Nisei Soldier Memorial Day


Annual commemoration introduced by the Japanese American Citizens League (JACL) to honor Japanese Americans who died in the service of their country during World War II. The JACL decided to begin Nisei Soldier Memorial Day (NSMD) commemorations at their 1948 convention as part of a larger effort to celebrate the achievements of the Nisei soldiers. The date for the commemorations was set as October 30, the date chosen because because it was the anniversary of the "Rescue of the Lost Battalion," one of the most celebrated episodes in the history of the 442nd Regimental Combat Team.

The first NSMD in 1949 included large commemorations in Florence, Italy; Bruyeres, France; and Arlington National Cemetery in Washington, DC as well as events across the U.S., ranging from Idaho Falls to Omaha to Los Angeles.[1] However, not all veterans agreed with the establishment of a separate event. In November 1949, the Seattle Nisei Veterans Committee passed a resolution asking the JACL to eliminate the event, claiming that "American ex-soldiers of this group desire no special 'Memorial Day,' no segregated observance; but desire only to participate wholeheartedly in the events of the day set aside for all soldiers of this nation."[2] An editorial in the Pacific Citizen later acknowledged that "Much criticism was leveled upon designation of this special anniversary day on grounds it constituted a 'segregated' memorial day," but pointed out that Japanese Americans still could participate in general Memorial Day commemorations and that anyone was welcome to take part in NSMD. "When the accident of color is no longer an important factor in the economic and social life of our country, then perhaps National Nisei Memorial day will no longer be necessary," it concluded.[3]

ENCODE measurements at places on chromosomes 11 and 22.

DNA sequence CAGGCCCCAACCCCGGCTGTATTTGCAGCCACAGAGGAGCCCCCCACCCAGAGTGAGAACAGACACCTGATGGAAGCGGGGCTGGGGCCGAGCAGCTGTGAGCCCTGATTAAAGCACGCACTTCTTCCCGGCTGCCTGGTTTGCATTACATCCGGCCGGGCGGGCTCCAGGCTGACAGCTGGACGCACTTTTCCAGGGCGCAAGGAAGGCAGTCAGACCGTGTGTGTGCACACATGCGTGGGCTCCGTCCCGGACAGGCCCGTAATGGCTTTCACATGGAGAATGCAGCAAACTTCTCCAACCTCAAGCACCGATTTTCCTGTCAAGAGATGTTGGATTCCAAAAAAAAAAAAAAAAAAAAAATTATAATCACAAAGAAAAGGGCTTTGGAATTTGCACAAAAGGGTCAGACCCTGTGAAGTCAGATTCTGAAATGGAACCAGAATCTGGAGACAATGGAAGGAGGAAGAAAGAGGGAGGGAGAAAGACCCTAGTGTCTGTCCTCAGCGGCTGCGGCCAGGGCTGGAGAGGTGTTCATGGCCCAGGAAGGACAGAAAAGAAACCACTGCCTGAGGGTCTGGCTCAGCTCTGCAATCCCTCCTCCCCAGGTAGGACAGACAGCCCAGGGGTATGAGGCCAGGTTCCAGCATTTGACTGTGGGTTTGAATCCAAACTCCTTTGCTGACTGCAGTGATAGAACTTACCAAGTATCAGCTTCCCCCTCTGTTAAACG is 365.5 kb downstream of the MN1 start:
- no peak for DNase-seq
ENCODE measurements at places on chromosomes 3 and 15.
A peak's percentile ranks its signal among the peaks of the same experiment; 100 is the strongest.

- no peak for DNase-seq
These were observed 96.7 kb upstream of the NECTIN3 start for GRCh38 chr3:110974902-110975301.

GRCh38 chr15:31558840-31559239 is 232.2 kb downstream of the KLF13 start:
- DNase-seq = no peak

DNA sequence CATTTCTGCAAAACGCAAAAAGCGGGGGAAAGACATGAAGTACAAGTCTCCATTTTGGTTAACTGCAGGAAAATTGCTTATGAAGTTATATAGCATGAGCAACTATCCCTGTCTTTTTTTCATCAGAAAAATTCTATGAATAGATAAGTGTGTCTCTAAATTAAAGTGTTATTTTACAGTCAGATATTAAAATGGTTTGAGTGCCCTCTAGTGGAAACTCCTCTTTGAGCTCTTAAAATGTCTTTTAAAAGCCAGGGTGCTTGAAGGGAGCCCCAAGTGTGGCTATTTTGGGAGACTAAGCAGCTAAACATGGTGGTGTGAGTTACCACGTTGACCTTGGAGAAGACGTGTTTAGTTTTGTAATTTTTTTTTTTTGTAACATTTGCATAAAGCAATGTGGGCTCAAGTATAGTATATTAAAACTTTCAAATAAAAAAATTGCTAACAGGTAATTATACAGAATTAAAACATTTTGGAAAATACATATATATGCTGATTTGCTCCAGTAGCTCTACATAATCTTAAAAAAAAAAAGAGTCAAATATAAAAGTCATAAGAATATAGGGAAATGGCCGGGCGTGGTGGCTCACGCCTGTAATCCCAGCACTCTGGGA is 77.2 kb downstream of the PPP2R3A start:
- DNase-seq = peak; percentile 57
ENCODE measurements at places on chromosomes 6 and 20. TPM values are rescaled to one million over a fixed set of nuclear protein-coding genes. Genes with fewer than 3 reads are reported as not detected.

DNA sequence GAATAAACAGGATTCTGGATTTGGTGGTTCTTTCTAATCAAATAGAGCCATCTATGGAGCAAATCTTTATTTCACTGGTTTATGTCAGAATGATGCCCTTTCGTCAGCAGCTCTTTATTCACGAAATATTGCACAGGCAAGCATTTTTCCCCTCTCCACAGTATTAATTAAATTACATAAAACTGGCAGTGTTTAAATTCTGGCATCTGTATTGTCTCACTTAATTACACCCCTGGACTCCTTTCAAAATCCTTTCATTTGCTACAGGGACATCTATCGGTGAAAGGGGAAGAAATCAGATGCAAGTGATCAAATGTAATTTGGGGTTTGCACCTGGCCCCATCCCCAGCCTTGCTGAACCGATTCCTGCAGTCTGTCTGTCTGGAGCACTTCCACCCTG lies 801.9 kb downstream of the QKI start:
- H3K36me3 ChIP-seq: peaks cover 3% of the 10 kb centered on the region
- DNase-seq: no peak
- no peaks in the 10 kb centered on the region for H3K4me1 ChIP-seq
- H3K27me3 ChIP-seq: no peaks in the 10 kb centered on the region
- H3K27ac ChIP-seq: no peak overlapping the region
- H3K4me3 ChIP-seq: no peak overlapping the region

Though the JACL continued to push the event for the next few years, it seemed to never really catch on and the number of commemorations dwindled. By 1958, Nisei Soldier Memorial Day was no more.

Historian Ellen Wu has argued that the Nisei Soldier Memorial Day was part of the JACL's campaign to highlight the Nisei soldiers as part of its larger push to combat discrimination against Japanese Americans in the postwar era.

Authored by Brian Niiya, Densho

For More Information

Wu, Ellen. The Color of Success: Asian Americans and the Origins of the Model Minority. Princeton: Princeton University Press, 2014.

Footnotes

  1. Pacific Citizen, Oct. 22, 1949, p. 3, http://www.pacificcitizen.org/digitalarchives/assets/images/full/PCN_19491022_003.jpg; Nov. 5, 1949, p 3, http://www.pacificcitizen.org/digitalarchives/assets/images/full/PCN_19491105_003.jpg, both accessed on February 25, 2014.
  2. Ellen Wu, The Color of Success: Asian Americans and the Origins of the Model Minority (Princeton: Princeton University Press, 2014), 88.
  3. Pacific Citizen, Oct. 21, 1950, p. 4, accessed on Feb. 25, 2014 at http://www.pacificcitizen.org/digitalarchives/assets/images/full/PCN_19501021_004.jpg.